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Hi, I bought an old house last yer and am looking to address some issues with the exterior before winter.

The house was built in 1892 and has a stone foundation at ground level which has lime mortar joints and the rest of the house is what I think is soft brick. At some point, I think in the 1940's or 1950's; the house was treated to a cement stucco which is mostly in good repair, with some cracking here and there. Oh, and it's painted.

At the base of the house, however, there are some issues. a previous homeowner installed planter boxes along the front of the house with no drainage and raised the soil level about 6-8 inches above grade. I am going to empty those boxes to grade level and see if I can install some drainage while keeping the boxes in place. We have flood irrigation, so the boxes do serve some use.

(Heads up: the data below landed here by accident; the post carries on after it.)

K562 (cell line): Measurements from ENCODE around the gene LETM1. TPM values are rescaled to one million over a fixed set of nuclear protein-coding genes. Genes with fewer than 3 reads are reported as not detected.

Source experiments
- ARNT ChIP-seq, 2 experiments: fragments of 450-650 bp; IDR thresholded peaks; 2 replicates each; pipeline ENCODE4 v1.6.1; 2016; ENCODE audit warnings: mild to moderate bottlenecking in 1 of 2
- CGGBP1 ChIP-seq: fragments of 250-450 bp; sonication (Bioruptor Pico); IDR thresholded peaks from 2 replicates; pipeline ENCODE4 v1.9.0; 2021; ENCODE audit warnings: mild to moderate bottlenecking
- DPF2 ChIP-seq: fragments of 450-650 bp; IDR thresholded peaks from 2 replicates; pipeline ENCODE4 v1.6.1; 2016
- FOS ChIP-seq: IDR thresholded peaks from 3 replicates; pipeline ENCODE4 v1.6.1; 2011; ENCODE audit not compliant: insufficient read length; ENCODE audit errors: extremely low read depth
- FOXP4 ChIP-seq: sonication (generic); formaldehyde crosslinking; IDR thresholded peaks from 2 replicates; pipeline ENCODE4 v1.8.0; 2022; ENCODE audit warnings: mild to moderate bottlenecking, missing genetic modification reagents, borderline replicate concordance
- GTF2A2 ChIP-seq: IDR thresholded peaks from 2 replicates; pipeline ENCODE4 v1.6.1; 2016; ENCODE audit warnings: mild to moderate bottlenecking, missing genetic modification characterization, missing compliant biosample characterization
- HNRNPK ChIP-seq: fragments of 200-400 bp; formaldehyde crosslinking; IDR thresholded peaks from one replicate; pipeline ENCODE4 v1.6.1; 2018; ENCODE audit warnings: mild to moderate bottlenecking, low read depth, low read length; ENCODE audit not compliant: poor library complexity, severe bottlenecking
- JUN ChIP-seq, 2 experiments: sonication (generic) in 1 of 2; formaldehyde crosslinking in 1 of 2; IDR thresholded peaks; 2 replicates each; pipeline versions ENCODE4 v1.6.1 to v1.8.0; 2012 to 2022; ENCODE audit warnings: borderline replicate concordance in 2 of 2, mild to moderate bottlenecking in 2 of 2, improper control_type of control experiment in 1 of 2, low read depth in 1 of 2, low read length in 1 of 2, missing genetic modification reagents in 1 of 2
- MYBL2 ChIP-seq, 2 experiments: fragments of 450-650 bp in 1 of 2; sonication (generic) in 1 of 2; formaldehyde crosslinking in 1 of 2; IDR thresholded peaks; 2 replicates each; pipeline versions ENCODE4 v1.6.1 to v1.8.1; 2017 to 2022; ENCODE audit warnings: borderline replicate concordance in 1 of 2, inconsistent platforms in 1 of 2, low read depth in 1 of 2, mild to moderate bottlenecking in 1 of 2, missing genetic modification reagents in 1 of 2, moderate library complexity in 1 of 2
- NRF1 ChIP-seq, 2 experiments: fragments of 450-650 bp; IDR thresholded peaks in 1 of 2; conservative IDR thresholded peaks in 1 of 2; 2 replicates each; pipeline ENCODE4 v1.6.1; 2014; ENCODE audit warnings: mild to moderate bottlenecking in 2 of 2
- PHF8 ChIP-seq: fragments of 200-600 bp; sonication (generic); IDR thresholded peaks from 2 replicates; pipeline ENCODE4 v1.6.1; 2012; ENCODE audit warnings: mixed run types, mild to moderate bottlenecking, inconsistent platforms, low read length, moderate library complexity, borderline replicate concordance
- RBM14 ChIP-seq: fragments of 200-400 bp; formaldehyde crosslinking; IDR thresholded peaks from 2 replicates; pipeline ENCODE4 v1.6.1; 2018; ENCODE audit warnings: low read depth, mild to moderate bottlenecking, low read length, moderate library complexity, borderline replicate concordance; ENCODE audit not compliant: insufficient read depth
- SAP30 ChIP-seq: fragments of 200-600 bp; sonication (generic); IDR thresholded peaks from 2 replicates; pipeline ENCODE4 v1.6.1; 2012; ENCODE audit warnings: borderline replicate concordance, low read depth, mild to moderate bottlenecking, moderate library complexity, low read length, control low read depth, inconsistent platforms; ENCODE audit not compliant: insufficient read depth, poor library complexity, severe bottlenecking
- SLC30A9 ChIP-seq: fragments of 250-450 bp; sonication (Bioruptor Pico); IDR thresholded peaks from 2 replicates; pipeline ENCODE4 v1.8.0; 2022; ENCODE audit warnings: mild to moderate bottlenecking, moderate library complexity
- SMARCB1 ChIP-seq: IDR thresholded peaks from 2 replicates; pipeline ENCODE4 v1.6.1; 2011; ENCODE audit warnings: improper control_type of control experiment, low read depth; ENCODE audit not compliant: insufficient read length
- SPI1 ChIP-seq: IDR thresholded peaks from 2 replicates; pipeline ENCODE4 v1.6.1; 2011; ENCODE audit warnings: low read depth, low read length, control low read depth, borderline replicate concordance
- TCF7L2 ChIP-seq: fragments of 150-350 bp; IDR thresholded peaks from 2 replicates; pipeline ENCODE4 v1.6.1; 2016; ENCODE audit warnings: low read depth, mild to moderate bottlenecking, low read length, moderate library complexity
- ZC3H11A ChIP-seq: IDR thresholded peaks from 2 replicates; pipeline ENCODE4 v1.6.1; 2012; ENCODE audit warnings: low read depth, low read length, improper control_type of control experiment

As a result of the planter boxes, retaining water, some, but not all, of the stucco at the base of the house has separated from the stone foundation. It appears that the foundation was parged with lime mortar and then the coat of cement stucco was applied over that. In a perfect world, I would like to take off the cement stucco entirely, re-point and then apply lime stucco, but that isn't going to happen.

I would appreciate advice as to what mix would be most appropriate to replace the affected sections of cement stucco over the lime parge. This section is about 18" high and runs in a continuous strip along the front of the house.

Thanks
 

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Over time cement stucco will delaminate when applied over a lime based mortar in a high moisture area. For a repair mortar more suitable to the lime mortar you can use a mixture of 1 part cement - 2 parts Lime & 9 Parts sand this mixture maybe a little high in PSI than the lime mortar but better than Cement based mortar.
Also you can use a n NHL 5 type mortar this is going to cost more than the 1-2-9 mix.
If you are any where around Atlanta GA. contact A W Cook they have a premix of a Historical correct mortar called Mason Works this has a PSI of 350.
You do not want to use a mortar stronger than the mortar used for the original stone joints.
 
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